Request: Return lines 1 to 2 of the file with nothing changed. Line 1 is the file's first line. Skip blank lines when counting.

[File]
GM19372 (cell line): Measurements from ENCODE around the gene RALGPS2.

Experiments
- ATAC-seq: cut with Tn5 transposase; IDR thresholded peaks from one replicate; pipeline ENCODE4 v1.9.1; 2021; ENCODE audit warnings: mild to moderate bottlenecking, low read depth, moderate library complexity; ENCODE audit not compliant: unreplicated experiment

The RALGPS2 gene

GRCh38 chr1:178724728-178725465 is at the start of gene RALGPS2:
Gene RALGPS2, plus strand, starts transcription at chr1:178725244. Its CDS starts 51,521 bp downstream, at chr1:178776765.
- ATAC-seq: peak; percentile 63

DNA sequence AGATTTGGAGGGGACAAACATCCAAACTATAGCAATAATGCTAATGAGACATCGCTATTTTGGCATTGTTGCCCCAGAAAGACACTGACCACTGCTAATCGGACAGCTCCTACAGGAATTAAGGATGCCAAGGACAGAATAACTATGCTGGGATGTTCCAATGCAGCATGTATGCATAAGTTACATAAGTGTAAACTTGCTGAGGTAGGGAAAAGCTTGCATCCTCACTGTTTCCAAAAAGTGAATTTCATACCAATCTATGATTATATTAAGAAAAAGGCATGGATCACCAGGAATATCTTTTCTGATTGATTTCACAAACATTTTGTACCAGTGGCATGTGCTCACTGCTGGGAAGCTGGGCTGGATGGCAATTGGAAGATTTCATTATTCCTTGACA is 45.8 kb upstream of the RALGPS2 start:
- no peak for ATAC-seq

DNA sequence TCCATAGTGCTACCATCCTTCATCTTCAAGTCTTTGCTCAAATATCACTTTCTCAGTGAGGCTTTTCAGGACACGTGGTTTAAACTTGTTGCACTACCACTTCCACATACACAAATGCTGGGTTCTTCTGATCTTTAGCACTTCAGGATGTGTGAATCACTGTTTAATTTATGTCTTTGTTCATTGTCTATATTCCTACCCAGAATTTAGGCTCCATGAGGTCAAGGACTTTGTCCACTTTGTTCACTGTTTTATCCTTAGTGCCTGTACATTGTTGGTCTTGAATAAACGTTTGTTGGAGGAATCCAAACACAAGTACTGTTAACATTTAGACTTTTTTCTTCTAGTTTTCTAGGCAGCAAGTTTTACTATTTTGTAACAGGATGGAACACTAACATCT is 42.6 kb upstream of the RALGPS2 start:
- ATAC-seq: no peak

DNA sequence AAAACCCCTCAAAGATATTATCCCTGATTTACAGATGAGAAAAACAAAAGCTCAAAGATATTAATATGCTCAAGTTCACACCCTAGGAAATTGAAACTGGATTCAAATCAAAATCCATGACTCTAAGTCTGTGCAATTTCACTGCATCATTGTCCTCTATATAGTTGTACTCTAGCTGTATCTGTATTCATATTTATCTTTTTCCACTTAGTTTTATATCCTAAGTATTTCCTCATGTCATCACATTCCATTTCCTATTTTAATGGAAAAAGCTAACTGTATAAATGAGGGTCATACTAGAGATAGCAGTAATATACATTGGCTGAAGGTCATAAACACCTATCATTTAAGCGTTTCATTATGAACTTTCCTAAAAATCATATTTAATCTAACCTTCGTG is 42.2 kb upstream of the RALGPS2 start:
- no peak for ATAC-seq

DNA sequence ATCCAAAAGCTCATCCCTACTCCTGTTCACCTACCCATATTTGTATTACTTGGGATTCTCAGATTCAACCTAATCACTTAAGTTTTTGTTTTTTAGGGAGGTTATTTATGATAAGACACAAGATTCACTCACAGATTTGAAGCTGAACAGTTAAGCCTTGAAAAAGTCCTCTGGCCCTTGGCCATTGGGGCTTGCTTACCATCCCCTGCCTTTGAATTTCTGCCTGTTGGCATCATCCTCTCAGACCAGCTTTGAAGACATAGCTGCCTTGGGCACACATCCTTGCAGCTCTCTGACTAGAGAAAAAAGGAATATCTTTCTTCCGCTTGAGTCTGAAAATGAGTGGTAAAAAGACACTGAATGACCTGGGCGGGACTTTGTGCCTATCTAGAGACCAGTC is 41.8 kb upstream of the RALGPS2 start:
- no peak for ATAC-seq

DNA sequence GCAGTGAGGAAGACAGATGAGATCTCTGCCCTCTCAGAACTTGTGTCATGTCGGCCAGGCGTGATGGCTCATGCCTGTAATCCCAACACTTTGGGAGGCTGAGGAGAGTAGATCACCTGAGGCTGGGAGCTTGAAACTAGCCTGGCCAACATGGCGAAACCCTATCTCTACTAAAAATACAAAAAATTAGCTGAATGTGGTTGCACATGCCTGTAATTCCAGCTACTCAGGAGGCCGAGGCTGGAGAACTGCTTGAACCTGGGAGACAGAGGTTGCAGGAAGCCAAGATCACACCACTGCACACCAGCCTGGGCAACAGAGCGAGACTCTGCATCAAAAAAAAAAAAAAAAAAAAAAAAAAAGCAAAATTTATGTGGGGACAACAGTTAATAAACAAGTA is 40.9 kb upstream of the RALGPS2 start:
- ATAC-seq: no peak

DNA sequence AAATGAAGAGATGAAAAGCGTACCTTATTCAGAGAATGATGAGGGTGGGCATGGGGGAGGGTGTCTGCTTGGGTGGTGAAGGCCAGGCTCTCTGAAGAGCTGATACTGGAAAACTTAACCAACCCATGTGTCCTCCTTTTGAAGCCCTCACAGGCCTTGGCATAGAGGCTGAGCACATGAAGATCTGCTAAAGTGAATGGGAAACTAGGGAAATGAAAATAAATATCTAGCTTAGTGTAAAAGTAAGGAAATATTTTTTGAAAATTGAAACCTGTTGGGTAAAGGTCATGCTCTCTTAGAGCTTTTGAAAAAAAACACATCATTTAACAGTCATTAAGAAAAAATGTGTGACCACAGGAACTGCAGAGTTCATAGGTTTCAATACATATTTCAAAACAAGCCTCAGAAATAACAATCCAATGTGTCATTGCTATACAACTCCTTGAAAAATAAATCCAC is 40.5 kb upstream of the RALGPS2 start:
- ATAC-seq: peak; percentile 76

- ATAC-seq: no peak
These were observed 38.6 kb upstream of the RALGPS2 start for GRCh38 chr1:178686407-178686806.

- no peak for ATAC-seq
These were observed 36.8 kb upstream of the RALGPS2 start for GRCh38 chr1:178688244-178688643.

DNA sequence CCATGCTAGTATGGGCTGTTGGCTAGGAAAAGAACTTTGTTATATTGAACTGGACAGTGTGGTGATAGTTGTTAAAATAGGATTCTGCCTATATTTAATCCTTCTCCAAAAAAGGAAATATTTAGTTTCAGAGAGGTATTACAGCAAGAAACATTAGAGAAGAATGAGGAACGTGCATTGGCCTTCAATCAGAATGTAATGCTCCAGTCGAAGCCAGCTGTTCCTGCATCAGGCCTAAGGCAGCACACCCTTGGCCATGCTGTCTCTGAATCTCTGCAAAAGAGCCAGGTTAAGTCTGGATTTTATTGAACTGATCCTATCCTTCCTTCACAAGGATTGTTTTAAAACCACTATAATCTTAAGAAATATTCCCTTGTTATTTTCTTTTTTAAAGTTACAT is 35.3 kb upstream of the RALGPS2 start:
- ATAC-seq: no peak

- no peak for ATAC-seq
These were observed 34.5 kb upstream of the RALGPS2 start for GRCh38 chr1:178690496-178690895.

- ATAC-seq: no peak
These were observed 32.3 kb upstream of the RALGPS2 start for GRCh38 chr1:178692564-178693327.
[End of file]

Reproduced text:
GM19372 (cell line): Measurements from ENCODE around the gene RALGPS2.

Experiments